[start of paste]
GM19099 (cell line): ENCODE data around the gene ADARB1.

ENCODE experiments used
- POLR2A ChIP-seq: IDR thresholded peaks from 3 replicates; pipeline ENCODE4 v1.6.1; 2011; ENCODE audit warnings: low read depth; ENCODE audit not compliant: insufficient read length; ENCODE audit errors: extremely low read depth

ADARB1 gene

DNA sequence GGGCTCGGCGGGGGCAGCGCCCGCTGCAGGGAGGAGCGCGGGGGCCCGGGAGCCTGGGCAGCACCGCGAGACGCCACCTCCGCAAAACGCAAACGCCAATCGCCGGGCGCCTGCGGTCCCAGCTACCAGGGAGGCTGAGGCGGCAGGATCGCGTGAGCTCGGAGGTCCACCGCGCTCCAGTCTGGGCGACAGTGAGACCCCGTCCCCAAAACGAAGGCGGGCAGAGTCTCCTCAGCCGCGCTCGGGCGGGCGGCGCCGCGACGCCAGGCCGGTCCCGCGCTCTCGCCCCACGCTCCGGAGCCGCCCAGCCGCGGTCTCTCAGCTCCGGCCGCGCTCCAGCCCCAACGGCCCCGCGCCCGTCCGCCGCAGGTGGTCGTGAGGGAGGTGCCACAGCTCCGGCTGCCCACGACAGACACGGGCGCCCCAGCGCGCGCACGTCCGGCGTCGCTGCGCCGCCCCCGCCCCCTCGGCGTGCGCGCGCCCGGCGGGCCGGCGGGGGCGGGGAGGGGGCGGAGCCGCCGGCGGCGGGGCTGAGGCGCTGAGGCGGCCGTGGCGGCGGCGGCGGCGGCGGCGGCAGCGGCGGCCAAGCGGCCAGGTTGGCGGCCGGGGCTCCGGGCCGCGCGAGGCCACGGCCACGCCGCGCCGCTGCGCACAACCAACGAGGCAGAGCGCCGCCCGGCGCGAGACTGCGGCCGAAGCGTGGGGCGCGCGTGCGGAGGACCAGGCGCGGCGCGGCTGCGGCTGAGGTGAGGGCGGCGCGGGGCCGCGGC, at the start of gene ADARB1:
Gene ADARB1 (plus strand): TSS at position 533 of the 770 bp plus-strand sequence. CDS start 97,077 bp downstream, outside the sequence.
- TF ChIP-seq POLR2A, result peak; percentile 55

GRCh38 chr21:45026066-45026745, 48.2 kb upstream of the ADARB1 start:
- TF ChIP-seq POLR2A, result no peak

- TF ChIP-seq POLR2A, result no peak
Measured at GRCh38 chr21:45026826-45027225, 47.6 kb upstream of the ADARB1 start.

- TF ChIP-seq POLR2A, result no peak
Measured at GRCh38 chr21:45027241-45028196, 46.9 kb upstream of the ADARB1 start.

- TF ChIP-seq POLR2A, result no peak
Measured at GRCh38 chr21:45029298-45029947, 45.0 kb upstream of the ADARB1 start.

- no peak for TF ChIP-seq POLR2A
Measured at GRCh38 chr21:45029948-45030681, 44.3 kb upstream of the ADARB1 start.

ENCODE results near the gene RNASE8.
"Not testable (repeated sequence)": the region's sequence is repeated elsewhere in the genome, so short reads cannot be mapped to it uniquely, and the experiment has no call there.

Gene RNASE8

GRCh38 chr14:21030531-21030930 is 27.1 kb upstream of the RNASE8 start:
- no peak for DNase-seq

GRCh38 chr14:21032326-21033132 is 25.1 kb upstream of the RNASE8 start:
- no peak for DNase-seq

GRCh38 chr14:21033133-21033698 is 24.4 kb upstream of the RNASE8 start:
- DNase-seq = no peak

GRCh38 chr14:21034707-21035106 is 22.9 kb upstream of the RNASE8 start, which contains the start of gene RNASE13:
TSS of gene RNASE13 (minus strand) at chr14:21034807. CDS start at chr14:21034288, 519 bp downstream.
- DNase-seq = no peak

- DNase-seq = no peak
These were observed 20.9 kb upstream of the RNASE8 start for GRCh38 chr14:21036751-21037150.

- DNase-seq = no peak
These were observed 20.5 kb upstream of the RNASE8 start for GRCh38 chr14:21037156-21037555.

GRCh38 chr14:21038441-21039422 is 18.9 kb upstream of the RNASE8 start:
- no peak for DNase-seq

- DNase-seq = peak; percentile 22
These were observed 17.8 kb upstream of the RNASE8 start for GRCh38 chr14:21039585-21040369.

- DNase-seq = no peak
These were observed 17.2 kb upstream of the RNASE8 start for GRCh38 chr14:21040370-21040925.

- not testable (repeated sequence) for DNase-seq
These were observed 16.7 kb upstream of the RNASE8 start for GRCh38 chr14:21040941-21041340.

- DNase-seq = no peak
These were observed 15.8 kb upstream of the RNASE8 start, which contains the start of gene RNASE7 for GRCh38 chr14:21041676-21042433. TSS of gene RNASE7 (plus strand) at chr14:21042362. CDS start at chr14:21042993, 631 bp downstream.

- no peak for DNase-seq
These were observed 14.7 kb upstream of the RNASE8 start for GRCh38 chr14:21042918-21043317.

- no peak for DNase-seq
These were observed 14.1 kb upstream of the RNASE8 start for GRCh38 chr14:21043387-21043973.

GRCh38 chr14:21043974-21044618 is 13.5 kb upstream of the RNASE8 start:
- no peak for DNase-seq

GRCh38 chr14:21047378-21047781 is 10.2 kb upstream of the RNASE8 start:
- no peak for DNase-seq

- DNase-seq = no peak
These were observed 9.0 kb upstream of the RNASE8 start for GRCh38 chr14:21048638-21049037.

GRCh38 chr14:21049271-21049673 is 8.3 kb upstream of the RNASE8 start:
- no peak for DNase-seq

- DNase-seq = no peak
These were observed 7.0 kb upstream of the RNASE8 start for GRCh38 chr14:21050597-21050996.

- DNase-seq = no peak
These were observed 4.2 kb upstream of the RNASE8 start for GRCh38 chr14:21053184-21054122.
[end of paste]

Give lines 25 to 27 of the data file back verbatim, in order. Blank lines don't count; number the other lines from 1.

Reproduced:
GRCh38 chr14:21033133-21033698 is 24.4 kb upstream of the RNASE8 start:
- DNase-seq = no peak

GRCh38 chr14:21034707-21035106 is 22.9 kb upstream of the RNASE8 start, which contains the start of gene RNASE13: